Saturday, August 12, 2017

Catching Up With Holly And Richard

Holly Miranda singing with Richard Aufrichtig at Union Pool
What do you do when two of your favorite musicians are on the same bill? You show up. So, when I heard Holly Miranda was playing Union Pool with Richard Aufrichtig opening, I bought my ticket in advance. This was a well-aligned grouping, too as both Holly and Richard make the kind of music that engages your heart and soul even as you admire their exceptional craft. Also, there's an as-yet-unreleased song by Richard called Paris that Holly sings on, which made the fit even more natural. 

This was my first trip out to Union Pool, the sprawling venue located on the border of Greenpoint and Williamsburg and housed in an old pool supply business. The barroom is huge, with cozy circular booths opposite the bar, a DJ booth and lots of open space. That's where I ran into Richard who told me to expect something different than Ocean Music, the explosive indie-rock band he leads, and also different from the two solo EPs he released a few years ago. He went off to check out something technical and I ordered a whiskey and soda, trying to dismiss the vision I had of him onstage strumming away at an acoustic. But I still didn't know what to expect. 

I wandered outside to find an outdoor space featuring another bar, a stage, and a permanently installed taco truck. This must be where all those free Summer Thunder concerts that I've missed take place. Still kicking myself that I couldn't get there for Boogarins, but the series goes through the end of August so don't count me out yet.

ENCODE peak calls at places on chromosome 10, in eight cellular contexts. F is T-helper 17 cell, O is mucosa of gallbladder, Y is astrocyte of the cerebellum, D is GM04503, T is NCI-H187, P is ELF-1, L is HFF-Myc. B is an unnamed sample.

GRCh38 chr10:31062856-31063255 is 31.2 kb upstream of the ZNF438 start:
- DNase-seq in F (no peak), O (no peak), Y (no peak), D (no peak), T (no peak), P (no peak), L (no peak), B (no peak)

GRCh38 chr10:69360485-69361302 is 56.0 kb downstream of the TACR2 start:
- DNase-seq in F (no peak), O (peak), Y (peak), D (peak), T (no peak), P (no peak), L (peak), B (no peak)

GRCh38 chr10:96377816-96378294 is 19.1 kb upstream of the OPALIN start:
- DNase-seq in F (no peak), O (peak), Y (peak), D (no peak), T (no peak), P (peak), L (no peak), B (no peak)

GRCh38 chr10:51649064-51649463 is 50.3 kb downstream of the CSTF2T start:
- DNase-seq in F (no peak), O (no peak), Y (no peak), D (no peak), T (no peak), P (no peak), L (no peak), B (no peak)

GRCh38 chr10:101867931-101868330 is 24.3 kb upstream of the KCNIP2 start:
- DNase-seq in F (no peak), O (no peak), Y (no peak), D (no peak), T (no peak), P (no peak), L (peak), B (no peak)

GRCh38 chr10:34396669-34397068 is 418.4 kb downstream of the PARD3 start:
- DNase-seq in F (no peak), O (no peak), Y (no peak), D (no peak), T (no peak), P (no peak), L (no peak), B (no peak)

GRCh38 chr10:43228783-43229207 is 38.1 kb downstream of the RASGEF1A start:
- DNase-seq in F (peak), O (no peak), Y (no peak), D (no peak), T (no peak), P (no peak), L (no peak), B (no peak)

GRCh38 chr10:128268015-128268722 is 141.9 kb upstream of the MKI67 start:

A hard left from the barroom exit finds you in the performance space, which features another bar and a proscenium-arched stage with a touch of underground vaudeville. I ran into Holly at the merch table, where she was selling t-shirts she had spray painted with the motto LOVE LOUDER, with 25% of proceeds going to the Trevor Project, which helps LGBTQ youth. Yet another reason why she is one of the good ones!

Shortly after that, Richard took the stage with a solid-body electric guitar, and using sustained, droning notes from the bass strings and bright, spacious patterns on the high notes, created a whole world of sound. His voice has only strengthened and become more nuanced and versatile in the year I've known him and it was absolutely captivating. When Holly joined him on stage to sing Paris, it was a dream come true for me. The recorded version has a limber disco beat and curlicues of flute, but just their two voices and his guitar were needed for a complete take of this simultaneously melancholic and hopeful song.